by Andrew B. [Verified Purchaser] Date Added: 11/23/2013 12:40:20
Having been following his blog for many months on my own quest to open a game store, it made total sense to purchase his book. I haven't been disappointed. The broad range of topics discussed give me a great idea of what I need to tackle, which is a lot. Each topic is broken down and explained at length. There are a multitude of things to think about and plan for when opening up a store, far more than I even thought of. For anyone planning on taking the plunge, or even if you're a little more than casually interested, this book is a must read.

Rating:
[5 of 5 Stars!]
Game Retailer Guide
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The Jester Dragon's Random Tavern Generator
by Megan R. [Featured Reviewer] Date Added: 11/22/2013 10:53:43
A handy set of random tables that you can use whenever the party gets a thirst on, to enhance your alternate reality by giving them a proper drinking experience rather than a bland "You get some ales" and move on.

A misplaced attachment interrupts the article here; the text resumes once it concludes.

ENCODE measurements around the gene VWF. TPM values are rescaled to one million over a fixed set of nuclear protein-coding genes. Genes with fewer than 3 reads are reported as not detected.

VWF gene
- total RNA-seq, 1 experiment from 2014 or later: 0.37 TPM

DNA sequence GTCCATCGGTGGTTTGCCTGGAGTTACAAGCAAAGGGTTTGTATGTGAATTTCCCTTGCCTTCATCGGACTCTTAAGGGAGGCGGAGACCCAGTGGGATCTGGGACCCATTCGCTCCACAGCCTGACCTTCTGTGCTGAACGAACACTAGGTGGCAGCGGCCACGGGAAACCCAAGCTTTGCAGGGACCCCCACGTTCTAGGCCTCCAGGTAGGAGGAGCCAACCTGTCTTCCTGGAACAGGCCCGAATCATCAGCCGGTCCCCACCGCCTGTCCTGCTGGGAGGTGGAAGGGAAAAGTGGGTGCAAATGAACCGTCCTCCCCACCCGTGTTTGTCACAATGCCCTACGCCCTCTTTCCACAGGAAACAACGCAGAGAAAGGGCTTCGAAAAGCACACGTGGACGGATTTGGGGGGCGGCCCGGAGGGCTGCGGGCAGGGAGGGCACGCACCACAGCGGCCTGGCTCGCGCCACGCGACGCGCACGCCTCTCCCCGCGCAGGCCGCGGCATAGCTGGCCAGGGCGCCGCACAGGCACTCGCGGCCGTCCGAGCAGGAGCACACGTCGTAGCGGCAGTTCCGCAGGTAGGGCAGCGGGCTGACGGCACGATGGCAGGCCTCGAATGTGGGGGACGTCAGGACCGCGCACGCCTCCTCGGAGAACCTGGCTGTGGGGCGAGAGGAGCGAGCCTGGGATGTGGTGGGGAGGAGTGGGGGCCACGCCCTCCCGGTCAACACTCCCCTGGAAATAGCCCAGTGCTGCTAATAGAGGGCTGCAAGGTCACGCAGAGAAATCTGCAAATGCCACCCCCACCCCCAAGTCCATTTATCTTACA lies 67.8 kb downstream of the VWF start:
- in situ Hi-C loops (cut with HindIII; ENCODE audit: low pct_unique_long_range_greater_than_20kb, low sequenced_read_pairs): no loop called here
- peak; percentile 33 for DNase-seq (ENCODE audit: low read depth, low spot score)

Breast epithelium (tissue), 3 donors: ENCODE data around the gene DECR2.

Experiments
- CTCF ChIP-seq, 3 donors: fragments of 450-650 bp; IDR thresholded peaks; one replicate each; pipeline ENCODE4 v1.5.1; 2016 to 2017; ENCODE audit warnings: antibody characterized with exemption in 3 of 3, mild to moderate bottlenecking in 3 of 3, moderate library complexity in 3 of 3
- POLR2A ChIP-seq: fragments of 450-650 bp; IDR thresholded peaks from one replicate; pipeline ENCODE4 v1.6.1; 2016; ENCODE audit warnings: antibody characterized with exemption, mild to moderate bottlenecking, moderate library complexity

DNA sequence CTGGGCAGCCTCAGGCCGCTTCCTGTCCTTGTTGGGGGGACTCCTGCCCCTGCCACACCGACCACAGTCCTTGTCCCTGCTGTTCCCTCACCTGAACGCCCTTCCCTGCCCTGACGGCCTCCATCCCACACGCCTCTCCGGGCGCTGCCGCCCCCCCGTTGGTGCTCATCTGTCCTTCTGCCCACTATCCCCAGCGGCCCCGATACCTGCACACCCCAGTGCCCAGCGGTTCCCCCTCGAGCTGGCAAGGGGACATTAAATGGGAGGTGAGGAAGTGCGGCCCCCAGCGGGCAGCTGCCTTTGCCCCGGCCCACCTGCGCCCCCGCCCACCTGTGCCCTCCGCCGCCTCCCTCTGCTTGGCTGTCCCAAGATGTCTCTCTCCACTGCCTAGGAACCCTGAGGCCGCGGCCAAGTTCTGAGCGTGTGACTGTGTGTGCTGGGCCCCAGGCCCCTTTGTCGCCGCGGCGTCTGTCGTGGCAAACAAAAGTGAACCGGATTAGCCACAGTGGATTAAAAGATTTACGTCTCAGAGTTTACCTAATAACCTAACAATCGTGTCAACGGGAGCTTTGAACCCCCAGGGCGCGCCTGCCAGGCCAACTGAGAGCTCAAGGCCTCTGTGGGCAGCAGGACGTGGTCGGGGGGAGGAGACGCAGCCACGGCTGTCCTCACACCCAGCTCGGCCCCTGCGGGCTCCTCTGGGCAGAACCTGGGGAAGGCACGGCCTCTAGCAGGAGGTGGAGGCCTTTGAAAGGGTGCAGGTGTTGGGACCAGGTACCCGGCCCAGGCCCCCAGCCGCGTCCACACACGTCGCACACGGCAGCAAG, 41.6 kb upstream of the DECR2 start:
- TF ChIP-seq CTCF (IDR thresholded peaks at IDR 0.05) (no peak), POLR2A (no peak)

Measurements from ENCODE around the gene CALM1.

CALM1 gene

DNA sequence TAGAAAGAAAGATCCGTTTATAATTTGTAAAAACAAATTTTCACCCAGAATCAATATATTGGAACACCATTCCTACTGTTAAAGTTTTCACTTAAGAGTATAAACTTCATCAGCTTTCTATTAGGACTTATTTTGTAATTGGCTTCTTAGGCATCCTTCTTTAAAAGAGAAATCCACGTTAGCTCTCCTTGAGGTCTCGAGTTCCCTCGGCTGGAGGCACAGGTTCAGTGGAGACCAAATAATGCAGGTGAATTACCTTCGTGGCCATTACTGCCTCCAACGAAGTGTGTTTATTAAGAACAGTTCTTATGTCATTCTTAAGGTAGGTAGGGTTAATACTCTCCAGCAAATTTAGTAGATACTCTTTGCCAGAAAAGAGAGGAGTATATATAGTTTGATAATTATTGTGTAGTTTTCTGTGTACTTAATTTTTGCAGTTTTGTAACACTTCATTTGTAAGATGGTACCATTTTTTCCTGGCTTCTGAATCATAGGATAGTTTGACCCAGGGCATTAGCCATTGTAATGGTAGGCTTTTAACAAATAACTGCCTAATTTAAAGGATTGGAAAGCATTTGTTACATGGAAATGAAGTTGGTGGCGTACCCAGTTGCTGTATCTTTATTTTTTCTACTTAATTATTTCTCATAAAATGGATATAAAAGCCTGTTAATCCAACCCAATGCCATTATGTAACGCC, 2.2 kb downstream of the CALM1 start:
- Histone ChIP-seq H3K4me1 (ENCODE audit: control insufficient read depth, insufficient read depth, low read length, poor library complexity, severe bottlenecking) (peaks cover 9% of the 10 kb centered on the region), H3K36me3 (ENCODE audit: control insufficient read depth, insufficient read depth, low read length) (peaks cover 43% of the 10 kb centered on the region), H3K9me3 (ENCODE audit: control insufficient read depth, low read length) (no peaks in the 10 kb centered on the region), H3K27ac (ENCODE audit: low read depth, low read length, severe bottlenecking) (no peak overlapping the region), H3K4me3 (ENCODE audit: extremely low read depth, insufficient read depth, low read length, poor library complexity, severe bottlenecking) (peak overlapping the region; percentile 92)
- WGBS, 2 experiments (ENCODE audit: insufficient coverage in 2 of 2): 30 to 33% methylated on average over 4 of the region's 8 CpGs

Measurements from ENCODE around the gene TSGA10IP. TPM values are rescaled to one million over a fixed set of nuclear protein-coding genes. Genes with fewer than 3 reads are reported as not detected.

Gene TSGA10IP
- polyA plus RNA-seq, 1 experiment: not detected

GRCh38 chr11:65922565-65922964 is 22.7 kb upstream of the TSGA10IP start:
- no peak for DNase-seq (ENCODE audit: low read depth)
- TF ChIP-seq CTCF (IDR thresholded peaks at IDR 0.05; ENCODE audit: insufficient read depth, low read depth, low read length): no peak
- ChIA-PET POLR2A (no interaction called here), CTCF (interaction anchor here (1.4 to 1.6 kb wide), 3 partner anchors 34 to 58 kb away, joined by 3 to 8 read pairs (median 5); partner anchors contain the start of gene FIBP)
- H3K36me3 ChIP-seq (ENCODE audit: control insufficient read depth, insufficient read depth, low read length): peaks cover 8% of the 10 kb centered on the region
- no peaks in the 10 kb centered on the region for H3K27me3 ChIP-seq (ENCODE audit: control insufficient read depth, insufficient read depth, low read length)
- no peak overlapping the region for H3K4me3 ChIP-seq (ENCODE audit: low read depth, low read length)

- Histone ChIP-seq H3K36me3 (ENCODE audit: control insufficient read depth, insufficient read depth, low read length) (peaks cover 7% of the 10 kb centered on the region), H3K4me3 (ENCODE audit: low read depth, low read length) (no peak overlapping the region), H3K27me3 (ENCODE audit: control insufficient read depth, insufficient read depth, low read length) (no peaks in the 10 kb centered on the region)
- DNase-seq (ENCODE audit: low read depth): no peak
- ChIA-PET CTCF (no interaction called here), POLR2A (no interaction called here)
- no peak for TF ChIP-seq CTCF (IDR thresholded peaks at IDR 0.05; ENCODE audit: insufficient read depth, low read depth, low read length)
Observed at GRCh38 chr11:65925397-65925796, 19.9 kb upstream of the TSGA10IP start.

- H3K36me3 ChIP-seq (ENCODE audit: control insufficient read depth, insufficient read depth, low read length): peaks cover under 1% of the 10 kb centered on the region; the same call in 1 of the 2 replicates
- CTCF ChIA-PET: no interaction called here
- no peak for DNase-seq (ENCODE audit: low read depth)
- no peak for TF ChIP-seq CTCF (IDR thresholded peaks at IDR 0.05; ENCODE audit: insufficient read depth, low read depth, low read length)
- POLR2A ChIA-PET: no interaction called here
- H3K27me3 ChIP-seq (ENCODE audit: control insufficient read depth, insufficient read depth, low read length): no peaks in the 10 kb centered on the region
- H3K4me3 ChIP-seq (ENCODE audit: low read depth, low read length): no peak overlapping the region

The first table is a combined one: roll percentage dice twice to determine a convincing name for a tavern whenever the party declares that they are looking for one. Some combinations will work better than others, but even if you are good at coming up with names on the fly this can be helpful especially if your characters are getting suspicious about finding a Sword and Board and The Broad Face (two tavern names I use quite often) in every settlement they visit!